HBCU Losing Legends
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Top HBCU Sports Stories: #4 Losing Legends

Every year the cycle of life and after-life spins. But in 2020 we lost several legendary figures in HBCU sports.

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Like the rest of the world, the HBCU sports world has suffered quite a bit of loss in 2020.

Death is a part of life every day. Every year. As quickly as new student-athletes, coaches and administrators arrive on campus, others pass from labor to reward. The year 2020 was no exception.

Coaching at an HBCU, in particular, is more often than not, a calling as much as a career. Usually dealing with mediocre budgets, less-than-ideal facilities, and simply making a living based off the whims of 18-to-24 year old young men is not an easy job. This year, we lost several championship coaches.

Marino Casem became a legend as a head football coach at Alcorn State University. The four-time HBCU national champion passed away in April at the age of 85.

Ken Riley became one of the greatest defensive backs in NFL history during the 1970s and 80s. He then returned to his alma mater and led it to championship status. He died in June, never properly getting his due from the Pro Football Hall of Fame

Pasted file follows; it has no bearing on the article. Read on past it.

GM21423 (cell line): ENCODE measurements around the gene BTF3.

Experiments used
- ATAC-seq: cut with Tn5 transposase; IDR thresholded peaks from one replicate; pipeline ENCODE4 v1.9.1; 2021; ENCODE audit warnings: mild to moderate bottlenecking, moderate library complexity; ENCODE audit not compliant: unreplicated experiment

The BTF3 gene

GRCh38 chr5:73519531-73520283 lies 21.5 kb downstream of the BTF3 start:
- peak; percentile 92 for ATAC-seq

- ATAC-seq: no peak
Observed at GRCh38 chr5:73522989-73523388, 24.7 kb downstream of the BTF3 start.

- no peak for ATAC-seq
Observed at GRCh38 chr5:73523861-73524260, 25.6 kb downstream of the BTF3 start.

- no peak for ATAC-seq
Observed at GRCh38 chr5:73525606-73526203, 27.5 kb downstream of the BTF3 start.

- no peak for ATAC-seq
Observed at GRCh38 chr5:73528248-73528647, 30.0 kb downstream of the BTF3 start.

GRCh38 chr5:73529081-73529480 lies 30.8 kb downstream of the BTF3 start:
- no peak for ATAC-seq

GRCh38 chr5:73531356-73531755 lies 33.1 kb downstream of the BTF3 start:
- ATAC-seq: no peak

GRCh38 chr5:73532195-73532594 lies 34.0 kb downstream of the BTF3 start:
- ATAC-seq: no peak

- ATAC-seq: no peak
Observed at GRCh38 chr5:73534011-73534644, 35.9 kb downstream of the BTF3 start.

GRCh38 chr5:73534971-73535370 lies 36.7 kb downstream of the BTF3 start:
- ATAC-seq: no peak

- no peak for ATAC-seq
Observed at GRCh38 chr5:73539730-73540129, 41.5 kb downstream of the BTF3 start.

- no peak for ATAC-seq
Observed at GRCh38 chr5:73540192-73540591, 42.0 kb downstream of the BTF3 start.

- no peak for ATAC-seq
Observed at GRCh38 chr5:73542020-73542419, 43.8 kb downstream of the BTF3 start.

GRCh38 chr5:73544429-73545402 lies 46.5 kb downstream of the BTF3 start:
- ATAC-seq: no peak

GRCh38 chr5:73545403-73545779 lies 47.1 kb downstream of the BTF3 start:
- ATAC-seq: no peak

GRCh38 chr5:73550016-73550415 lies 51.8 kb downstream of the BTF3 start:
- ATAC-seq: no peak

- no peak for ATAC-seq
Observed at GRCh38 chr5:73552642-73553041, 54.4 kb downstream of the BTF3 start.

W.C. Gorden did get his flowers from Jackson, Mississippi this summer. Less than two months later, the Jackson State coach, who dominated the SWAC In the 1980s, passed away as well

Jack “Cy” McClairen never won a football title, but he definitely held it down on the basketball court. He led Bethune-Cookman to several SIAC Championships and Division II tournament appearances. He passed away shortly after Christmas.

Roughly one month after JSU said goodbye to Gorden, it lost another legend. Paul Covington helped build Jackson State into a SWAC basketball power in several decades.

Sadly, we didn’t just lose more seasoned coaches. Edward Waters assistant and Fayetteville State alumnus Cornelius Corprew passed away back in September

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Top HBCU Sports Stories: #4 Losing Legends
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